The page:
Acute pancreatitis is one of the most common conditions for which emergent imaging is indicated. Alcohol consumption and cholelithiasis are the most common causes of acute pancreatitis in adults, whereas the majority of cases in children are idiopathic or secondary to trauma. A wide variety of structural and biochemical abnormalities may also cause pancreatitis. Although in some cases it is difficult to identify the specific cause of the disease radiologically, certain uncommon types of acute or chronic pancreatitis may have unique imaging features that can help the radiologist make an accurate diagnosis. These unusual types include autoimmune pancreatitis, groove pancreatitis, tropical pancreatitis, hereditary pancreatitis, and pancreatitis in ectopic or heterotopic pancreatic tissue. Pancreatitis may occasionally be seen in association with cystic fibrosis or pancreas divisum, or secondary to worm infestation of the pancreaticobiliary tree (eg, by Ascaris lumbricoides). In addition, primary pancreatic and duodenal masses may occasionally manifest as acute or recurrent acute pancreatitis. Knowledge of the classic imaging findings of these entities allows prompt recognition of the relevant pathologic condition, thereby preventing misdiagnosis and subsequent inappropriate or delayed management.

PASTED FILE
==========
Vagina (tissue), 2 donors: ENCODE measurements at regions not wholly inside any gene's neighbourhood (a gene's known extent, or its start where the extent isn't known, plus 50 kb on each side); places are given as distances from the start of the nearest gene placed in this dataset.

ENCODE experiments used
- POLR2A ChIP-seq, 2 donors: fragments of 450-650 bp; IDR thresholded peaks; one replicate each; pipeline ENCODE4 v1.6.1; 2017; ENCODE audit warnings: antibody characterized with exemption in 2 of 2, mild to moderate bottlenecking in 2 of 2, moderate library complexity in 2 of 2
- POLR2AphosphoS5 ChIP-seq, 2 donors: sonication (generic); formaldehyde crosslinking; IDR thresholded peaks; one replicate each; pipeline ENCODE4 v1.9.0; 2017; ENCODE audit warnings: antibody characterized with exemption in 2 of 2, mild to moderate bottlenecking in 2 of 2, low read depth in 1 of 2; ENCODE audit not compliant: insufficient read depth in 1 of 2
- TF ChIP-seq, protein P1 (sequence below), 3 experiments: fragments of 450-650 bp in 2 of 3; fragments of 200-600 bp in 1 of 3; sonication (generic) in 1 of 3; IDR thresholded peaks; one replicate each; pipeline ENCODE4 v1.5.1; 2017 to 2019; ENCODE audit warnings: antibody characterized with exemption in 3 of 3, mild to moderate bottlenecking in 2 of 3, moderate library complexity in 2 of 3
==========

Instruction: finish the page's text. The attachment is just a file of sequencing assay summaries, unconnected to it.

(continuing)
ASJC Scopus subject areas
- Radiology Nuclear Medicine and imaging